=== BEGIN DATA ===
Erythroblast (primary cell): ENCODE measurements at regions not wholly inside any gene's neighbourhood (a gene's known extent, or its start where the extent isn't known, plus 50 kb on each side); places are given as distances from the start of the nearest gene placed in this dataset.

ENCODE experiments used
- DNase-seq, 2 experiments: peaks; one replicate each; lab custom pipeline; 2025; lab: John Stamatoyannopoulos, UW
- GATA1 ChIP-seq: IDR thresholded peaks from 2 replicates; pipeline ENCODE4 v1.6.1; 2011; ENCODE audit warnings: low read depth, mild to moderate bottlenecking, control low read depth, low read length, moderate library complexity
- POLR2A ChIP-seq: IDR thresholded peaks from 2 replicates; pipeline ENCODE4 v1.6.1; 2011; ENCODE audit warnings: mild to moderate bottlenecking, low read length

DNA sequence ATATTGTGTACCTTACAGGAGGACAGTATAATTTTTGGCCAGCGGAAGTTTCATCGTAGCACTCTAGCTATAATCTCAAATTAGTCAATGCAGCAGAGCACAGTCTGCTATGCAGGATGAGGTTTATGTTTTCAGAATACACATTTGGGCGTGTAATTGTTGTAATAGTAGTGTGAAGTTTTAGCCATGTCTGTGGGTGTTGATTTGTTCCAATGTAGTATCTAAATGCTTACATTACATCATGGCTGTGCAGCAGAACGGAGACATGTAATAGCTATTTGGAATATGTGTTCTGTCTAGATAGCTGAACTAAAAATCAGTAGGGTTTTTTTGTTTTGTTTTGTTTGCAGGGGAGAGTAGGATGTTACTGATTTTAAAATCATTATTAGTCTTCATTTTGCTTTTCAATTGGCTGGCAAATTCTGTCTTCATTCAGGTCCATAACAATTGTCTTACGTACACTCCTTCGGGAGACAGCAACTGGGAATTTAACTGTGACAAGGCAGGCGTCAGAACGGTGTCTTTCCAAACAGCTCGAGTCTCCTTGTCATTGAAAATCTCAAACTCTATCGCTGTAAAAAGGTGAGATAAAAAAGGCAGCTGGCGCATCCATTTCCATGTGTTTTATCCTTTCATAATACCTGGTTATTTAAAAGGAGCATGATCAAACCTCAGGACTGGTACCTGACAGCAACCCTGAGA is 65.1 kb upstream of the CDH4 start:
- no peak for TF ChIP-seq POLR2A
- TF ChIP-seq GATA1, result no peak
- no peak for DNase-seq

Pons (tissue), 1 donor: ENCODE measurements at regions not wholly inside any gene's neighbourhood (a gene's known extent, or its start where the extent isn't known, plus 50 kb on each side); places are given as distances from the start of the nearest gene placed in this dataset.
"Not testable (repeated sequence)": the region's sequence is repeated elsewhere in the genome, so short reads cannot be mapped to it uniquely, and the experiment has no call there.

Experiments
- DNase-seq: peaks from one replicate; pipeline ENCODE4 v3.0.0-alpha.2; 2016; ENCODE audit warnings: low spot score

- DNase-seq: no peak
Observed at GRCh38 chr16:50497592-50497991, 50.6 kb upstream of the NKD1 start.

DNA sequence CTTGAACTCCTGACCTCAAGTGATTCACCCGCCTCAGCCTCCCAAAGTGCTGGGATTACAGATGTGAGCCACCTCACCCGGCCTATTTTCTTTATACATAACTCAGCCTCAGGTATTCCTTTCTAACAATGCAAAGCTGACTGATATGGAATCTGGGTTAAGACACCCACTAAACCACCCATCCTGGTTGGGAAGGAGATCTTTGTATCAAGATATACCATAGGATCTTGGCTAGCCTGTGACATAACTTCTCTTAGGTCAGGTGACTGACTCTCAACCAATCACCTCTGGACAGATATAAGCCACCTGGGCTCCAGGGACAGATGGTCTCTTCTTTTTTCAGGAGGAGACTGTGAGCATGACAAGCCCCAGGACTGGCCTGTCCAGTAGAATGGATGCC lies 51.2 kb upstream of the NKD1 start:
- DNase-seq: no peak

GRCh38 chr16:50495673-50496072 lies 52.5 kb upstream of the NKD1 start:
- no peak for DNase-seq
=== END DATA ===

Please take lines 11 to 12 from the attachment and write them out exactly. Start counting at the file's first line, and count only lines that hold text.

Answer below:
"Not testable (repeated sequence)": the region's sequence is repeated elsewhere in the genome, so short reads cannot be mapped to it uniquely, and the experiment has no call there.

Experiments